The Oscar derby, in danger of being canceled because of a lack of participants, is slowly coming to life.
Danny Glover's mesmerizing performance in "To Sleep With Anger" is a shoo-in. So, too, are Glenn Close's Sonny von Bulow and Ron Silver's Alan Dershowitz, both in "Reversal of Fortune."
Close, a five-time nominee for such films as "Fatal Attraction" and "Dangerous Liaisons," can't miss with her sad, lonely, possibly suicidal Newport heiress. It's the kind of restrained but heartbreaking work that always turns Academy members' heads. All that's left to be determined is: Should Close be nominated as best actress or supporting actress? The real stars of the films are Silver and Jeremy Irons as suspected killer Claus von Bulow; Close, who spends most of the film in a coma (but still manages to narrate), is more of a supporting player, the possible victim whose regal, icy presence permeates every frame.
This doesn't matter. Oscar is notorious for mistaking glorified cameos for leads. Ask Close. She was a supporting player in "Dangerous Liaisons" but still wound up in the best-actress category in '89, alongside Meryl Streep, Sigourney Weaver, Melanie Griffith and Jodie Foster, the winner.
And what about Irons, whose dual roles in "Dead Ringers" were scandalously overlooked by Oscar? As Claus the louse, he gets to age on screen and play the definitive aristocratic rotter. The Academy has to take notice, no?
Somehow, I think Irons will be overlooked again. He's superb as usual in the sumptuously designed and executed docu-melodrama, but the role is, essentially, a cakewalk for him, a fun masquerade as a hilariously smug gold-digger. Oscar likes to see its favorites sweat for the brass ring; that Irons doesn't could cost him a much-deserved nomination.
Other nominations are certain to come from "The Godfather III," with Al Pacino and Diane Keaton, Kevin Costner's impressive "Dances With Wolves," and "Awakenings," with Robert De Niro and Robin Williams; but if they don't, Oscar will have to fly in the face of tradition and flesh out the nominees with performances given in the first half of the year. Once again, it's easier to pull together the actor categories than the actress, another reflection of the absurd paucity of worthy roles for women.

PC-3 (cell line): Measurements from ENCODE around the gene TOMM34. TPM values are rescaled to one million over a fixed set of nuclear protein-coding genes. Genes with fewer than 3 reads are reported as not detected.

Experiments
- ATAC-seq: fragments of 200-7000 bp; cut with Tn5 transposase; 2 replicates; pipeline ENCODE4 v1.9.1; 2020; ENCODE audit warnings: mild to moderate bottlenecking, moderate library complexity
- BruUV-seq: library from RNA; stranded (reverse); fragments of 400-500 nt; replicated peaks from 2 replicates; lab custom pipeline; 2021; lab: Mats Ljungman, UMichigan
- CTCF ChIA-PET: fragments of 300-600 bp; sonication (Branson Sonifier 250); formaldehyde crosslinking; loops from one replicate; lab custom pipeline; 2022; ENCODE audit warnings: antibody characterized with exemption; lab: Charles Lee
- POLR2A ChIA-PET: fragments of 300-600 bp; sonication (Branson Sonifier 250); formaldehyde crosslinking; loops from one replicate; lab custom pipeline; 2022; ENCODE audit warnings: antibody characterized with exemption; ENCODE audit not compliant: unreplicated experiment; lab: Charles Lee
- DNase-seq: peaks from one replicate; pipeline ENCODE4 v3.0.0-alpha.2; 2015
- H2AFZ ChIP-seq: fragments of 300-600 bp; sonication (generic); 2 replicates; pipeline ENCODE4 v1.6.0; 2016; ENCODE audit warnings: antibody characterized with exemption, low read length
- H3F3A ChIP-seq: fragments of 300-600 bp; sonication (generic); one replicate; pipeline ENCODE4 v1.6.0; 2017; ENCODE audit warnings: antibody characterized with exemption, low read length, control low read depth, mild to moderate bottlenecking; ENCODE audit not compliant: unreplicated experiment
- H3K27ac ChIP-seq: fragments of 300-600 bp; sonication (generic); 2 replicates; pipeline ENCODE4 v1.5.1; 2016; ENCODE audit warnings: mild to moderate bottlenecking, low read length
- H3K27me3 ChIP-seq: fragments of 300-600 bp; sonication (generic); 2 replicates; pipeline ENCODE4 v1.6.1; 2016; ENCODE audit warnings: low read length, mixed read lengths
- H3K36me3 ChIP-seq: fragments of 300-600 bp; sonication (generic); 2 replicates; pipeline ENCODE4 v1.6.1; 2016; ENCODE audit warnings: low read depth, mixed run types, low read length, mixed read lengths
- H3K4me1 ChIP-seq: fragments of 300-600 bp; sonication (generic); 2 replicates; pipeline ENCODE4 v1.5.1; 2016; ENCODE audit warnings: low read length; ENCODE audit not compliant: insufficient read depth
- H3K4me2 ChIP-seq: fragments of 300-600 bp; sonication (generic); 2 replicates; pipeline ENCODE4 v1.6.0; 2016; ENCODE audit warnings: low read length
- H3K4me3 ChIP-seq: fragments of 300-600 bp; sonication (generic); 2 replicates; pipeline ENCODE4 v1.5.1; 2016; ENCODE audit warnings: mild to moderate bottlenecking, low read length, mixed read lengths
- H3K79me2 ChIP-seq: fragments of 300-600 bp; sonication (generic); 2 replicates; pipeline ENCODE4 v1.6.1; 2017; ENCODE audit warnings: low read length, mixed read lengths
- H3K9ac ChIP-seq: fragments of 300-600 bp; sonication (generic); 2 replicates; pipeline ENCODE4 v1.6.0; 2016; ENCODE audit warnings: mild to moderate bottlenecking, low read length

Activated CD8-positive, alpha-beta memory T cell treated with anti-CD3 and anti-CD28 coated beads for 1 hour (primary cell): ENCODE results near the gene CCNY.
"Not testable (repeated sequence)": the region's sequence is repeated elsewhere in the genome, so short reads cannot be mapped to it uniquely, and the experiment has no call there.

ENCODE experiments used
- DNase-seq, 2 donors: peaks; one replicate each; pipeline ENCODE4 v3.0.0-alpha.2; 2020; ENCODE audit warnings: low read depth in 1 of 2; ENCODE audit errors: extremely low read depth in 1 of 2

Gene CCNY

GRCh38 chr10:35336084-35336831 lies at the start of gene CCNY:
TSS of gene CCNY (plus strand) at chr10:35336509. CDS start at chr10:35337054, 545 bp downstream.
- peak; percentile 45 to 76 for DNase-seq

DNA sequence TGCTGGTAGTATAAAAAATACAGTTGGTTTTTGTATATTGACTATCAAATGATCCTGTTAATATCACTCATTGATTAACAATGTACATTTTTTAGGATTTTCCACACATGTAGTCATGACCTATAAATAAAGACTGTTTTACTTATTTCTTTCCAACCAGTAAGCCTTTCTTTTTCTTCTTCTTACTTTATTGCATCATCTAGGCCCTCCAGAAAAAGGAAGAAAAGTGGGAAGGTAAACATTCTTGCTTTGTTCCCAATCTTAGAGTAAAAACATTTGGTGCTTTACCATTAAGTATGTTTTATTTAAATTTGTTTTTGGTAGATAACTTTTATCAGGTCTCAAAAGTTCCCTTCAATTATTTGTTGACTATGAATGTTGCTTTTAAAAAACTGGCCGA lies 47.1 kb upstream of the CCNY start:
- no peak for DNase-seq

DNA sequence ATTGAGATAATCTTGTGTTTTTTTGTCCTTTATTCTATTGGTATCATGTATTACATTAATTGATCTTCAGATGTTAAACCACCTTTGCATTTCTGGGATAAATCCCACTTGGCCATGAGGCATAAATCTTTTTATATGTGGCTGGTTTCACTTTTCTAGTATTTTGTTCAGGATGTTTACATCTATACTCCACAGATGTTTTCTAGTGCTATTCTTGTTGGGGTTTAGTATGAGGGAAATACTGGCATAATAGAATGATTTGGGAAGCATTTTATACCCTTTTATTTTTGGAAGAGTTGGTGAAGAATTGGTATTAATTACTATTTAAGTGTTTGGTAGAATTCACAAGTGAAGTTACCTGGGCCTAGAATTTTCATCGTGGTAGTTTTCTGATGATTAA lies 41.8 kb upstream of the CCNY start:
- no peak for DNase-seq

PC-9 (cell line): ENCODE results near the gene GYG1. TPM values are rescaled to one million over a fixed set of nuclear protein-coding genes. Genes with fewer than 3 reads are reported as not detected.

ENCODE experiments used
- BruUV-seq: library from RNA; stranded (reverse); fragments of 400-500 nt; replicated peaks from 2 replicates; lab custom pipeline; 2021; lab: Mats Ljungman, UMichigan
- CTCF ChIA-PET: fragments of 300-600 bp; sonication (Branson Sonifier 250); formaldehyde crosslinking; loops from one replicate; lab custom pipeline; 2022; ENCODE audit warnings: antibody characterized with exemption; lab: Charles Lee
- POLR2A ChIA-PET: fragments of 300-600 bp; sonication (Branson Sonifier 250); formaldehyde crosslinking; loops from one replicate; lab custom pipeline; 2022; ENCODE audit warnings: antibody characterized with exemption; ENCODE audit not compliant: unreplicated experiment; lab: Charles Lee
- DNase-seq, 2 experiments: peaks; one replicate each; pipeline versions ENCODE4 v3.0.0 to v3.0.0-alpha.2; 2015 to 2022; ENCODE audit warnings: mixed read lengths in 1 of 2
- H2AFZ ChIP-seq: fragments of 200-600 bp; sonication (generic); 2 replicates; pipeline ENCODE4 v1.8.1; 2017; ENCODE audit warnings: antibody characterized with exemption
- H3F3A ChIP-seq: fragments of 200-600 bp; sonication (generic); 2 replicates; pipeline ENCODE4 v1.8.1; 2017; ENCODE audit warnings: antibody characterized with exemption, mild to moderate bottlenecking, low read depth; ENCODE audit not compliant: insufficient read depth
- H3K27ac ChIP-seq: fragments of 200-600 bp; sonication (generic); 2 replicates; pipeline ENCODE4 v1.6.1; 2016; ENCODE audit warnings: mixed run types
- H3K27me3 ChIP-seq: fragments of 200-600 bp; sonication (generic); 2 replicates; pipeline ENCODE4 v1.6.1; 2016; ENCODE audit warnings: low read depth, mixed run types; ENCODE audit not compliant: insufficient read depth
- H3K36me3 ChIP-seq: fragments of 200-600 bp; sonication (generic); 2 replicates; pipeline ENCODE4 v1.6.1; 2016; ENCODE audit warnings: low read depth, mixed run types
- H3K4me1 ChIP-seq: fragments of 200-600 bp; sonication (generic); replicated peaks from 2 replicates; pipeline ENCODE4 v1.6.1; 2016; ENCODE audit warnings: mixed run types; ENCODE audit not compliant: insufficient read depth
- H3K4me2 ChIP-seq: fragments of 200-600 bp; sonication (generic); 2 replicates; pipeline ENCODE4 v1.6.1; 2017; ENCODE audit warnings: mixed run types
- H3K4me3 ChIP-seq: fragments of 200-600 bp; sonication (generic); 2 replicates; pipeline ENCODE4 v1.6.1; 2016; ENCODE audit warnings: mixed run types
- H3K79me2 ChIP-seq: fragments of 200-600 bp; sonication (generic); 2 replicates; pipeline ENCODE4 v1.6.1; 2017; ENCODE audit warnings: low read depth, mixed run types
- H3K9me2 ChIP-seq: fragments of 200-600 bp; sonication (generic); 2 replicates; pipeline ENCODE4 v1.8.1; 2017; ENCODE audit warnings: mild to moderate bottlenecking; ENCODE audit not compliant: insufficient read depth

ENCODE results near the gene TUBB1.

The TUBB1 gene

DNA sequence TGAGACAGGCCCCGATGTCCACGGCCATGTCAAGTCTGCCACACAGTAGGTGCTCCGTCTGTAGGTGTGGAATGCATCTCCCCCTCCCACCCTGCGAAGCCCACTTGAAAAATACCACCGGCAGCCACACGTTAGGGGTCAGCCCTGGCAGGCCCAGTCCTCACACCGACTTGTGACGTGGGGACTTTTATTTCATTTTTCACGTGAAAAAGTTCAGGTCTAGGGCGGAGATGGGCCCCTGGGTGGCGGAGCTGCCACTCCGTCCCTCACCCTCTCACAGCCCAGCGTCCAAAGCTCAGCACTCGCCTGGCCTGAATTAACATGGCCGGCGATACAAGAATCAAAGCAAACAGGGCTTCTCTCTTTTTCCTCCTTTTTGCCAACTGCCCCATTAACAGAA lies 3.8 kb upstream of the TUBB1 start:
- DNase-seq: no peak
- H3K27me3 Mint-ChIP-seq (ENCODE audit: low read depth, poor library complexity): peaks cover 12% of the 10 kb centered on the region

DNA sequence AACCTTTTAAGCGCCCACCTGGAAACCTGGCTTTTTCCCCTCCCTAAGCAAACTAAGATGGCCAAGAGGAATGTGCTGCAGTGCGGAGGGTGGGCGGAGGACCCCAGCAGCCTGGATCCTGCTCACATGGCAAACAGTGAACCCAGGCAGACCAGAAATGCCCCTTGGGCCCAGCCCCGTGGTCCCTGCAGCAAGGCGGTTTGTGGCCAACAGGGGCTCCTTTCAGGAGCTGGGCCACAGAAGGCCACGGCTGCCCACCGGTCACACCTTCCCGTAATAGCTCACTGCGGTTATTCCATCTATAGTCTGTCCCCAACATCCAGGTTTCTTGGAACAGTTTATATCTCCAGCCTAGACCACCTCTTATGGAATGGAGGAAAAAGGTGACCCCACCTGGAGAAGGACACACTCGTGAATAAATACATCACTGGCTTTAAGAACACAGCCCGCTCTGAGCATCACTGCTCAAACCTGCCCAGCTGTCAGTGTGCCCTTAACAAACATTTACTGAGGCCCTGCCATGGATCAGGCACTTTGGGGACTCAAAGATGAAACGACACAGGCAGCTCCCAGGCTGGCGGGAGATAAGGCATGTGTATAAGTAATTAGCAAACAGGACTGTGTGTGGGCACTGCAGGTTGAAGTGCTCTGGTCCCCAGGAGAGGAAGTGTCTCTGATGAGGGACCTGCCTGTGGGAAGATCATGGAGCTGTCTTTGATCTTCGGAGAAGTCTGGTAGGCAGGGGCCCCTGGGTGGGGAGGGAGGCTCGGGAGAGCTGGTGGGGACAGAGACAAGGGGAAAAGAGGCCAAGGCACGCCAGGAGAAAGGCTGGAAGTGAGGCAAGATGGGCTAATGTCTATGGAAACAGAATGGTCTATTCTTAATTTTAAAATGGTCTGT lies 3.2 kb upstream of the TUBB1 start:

Possibles for best actor: Nick Nolte ("Q&A"); Glover ("To Sleep with Anger"); Dennis Hopper ("Flashback"); Richard Gere ("Internal Affairs"); Fred Ward ("Henry & June"); Jason Patric ("After Dark, My Sweet"); Nicolas Cage ("Wild at Heart"); Silver ("Reversal of Fortune"); Peter Falk ("Tune in Tomorrow"); Michael Caine ("A Shock to the System").
Supporting actor: Bruce Davison ("Longtime Companions"); Paul Winfield ("Presumed Innocent"); Luis Guzman ("Q&A"); Alun Armstrong ("White Hunter, Black Heart"); Lloyd Bridges ("Joe Versus the Volcano"); Graham Greene ("Dances With Wolves"); Al Pacino ("Dick Tracy"); and current front-runners Joe Pesci ("GoodFellas") and Bruce Dern ("After Dark, My Sweet").
Best actress: Close ("Reversal of Fortune"); Laura Dern ("Wild at Heart"); Cybill Shepherd ("Texasville"); Annie Potts ("Texasville"); Madonna ("Dick Tracy"); Helen Mirren ("The Cook, the Thief, His Wife & Her Lover").
Supporting actress: Billie Whitelaw ("The Krays"); Diane Ladd ("Wild at Heart"); Uma Thurman ("Henry & June"); Sheryl Lee Ralph ("To Sleep With Anger"); Lorraine Bracco ("GoodFellas").
Many are extreme long shots. All of the 'Wild at Heart" people could be snubbed because David Lynch's "Twin Peaks" was snubbed in the Emmy competition. "Q&A's" knockout ensemble may be overlooked because the film was such a downer and appeared so early in the year.
"Texasville" and "Presumed Innocent" didn't perform at the box office, and "Dick Tracy" is a cartoon fantasy that will most likely fall prey to Oscar's hypocritical dislike of big-budget fantasies. No one saw Hopper's counterculture cutup in "Flashback." Too bad. It was a career benchmark.